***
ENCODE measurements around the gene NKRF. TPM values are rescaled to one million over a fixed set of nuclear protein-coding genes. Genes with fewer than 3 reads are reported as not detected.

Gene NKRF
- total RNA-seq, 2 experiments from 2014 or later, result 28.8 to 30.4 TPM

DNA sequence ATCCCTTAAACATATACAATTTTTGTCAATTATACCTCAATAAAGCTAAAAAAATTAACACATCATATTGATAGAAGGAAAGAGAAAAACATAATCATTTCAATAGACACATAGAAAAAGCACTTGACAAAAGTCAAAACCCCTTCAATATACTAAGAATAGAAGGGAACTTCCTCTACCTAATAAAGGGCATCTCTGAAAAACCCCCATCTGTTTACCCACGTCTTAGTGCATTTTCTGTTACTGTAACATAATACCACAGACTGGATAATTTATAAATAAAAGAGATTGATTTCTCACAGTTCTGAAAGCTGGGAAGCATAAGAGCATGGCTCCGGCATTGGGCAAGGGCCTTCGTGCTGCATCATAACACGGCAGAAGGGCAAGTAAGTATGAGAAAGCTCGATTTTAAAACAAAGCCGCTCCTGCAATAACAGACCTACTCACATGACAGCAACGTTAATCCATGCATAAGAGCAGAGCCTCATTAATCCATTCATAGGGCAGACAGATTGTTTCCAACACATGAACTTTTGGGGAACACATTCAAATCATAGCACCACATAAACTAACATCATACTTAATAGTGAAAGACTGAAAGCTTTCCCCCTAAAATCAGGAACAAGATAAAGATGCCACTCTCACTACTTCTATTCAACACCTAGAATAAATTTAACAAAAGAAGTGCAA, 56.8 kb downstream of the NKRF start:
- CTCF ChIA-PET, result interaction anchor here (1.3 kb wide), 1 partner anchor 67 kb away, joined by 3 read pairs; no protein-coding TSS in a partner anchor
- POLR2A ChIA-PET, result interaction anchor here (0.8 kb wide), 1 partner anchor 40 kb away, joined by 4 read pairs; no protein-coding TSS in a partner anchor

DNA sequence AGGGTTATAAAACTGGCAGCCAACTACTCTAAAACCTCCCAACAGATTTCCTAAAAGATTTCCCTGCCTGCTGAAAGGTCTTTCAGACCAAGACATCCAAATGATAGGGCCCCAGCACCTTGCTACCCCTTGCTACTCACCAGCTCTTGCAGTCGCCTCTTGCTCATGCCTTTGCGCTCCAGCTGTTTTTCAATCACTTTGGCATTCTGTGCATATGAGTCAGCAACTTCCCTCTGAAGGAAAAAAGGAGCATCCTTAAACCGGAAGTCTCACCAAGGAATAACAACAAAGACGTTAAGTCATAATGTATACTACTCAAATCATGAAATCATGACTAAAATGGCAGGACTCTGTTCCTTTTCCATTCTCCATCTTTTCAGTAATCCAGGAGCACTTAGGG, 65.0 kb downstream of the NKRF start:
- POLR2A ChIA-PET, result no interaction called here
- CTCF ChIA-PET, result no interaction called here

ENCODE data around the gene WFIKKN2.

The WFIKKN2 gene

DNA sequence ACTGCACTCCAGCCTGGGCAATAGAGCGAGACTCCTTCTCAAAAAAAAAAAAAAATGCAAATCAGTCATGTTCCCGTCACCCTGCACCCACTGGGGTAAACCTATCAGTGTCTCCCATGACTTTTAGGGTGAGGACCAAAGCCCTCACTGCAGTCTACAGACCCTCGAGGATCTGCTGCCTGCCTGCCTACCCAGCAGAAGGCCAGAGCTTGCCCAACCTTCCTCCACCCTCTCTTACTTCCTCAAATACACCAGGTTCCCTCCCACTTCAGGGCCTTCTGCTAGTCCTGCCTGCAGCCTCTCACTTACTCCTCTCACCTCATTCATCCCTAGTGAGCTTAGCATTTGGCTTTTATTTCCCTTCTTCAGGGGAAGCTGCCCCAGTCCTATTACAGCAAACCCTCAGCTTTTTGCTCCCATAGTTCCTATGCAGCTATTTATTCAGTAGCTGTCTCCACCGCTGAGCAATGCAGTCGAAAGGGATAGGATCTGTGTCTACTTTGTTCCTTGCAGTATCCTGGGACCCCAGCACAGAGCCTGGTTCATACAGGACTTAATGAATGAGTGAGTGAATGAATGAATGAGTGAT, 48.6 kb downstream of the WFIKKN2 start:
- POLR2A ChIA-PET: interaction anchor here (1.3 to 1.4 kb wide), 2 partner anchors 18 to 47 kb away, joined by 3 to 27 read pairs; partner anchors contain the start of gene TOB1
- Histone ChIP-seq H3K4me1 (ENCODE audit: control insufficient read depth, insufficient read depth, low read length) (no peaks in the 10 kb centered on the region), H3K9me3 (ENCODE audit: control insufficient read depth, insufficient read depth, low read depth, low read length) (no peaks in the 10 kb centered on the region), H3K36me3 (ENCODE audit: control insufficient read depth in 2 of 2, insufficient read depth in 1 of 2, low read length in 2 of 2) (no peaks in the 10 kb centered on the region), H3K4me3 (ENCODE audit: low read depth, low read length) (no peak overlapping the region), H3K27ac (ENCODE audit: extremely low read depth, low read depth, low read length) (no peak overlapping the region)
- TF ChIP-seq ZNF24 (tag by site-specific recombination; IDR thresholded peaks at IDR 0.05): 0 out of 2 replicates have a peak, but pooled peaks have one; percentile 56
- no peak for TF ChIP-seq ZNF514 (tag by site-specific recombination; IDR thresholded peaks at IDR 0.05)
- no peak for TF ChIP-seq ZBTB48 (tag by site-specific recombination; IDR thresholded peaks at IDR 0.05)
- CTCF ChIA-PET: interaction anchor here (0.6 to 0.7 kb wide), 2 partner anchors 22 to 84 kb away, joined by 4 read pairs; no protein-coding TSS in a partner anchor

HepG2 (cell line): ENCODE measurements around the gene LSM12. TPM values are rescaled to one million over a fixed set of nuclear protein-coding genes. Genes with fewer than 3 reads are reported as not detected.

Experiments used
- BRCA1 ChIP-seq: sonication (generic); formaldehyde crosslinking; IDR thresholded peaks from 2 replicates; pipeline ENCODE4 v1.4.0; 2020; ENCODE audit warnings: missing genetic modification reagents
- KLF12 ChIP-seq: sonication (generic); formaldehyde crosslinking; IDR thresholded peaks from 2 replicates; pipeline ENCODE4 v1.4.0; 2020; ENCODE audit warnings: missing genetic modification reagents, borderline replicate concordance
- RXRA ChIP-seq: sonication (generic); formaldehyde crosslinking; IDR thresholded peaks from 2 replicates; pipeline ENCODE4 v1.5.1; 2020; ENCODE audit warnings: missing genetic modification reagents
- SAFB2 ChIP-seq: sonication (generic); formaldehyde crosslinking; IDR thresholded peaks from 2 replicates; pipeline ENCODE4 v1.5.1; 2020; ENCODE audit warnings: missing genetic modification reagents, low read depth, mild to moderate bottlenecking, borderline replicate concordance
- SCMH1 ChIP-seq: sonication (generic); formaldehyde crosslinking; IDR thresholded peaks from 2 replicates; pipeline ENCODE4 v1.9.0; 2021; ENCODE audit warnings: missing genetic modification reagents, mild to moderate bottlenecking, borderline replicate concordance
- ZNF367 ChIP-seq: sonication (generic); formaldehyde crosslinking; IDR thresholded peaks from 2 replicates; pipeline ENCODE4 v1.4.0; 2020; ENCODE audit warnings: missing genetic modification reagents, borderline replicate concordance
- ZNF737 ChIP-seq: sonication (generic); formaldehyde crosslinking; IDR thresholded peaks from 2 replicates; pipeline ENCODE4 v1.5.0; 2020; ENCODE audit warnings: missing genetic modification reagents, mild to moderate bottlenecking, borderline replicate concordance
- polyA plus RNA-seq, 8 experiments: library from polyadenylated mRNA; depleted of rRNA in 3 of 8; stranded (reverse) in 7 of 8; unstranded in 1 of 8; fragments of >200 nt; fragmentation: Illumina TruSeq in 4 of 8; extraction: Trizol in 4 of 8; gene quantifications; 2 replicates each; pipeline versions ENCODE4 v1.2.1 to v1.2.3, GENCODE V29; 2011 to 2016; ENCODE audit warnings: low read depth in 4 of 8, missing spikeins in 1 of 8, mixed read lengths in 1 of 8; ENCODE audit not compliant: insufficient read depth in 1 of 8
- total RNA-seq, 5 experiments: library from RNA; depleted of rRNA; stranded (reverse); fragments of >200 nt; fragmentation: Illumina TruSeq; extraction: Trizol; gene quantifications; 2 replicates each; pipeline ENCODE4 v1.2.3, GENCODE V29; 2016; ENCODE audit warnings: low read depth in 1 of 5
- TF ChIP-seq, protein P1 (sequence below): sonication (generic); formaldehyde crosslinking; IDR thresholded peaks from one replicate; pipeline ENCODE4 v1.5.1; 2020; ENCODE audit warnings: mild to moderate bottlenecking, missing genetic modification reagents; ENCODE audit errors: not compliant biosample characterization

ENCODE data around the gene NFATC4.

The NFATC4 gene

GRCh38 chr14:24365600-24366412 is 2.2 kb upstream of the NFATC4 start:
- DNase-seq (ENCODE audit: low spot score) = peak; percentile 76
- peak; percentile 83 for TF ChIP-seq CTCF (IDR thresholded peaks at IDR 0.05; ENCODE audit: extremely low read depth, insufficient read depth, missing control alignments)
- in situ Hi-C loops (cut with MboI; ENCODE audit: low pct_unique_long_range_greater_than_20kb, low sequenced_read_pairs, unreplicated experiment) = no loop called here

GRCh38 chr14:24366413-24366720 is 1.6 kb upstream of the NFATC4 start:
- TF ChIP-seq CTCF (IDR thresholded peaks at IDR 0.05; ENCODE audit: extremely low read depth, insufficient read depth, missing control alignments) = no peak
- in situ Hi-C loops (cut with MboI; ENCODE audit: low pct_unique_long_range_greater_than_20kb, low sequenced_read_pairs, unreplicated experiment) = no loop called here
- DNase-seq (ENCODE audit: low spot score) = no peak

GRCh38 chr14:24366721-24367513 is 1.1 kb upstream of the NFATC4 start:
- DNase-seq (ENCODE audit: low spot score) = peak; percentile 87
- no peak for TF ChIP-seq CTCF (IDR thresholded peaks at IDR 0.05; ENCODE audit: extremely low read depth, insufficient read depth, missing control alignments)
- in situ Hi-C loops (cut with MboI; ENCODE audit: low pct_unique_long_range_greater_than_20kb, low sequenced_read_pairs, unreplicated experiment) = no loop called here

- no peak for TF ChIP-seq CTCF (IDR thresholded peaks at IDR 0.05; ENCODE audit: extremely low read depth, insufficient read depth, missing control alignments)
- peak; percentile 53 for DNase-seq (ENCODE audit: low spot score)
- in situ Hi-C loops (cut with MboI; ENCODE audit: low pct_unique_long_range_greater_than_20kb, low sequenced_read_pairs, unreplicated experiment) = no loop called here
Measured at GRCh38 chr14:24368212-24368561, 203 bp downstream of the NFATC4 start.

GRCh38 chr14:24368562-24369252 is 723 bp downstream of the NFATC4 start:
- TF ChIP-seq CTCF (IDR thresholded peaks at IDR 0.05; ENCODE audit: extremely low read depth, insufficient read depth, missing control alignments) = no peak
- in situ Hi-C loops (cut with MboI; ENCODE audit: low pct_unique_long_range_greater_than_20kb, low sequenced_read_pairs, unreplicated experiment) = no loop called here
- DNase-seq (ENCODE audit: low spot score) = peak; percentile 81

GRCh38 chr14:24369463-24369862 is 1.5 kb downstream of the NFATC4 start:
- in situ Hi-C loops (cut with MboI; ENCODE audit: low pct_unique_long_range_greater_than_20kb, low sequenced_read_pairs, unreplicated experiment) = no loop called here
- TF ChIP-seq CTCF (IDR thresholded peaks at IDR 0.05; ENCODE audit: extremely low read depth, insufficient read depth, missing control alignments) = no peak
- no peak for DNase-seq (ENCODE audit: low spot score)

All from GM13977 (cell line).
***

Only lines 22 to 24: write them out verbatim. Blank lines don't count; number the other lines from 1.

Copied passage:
- KLF12 ChIP-seq: sonication (generic); formaldehyde crosslinking; IDR thresholded peaks from 2 replicates; pipeline ENCODE4 v1.4.0; 2020; ENCODE audit warnings: missing genetic modification reagents, borderline replicate concordance
- RXRA ChIP-seq: sonication (generic); formaldehyde crosslinking; IDR thresholded peaks from 2 replicates; pipeline ENCODE4 v1.5.1; 2020; ENCODE audit warnings: missing genetic modification reagents
- SAFB2 ChIP-seq: sonication (generic); formaldehyde crosslinking; IDR thresholded peaks from 2 replicates; pipeline ENCODE4 v1.5.1; 2020; ENCODE audit warnings: missing genetic modification reagents, low read depth, mild to moderate bottlenecking, borderline replicate concordance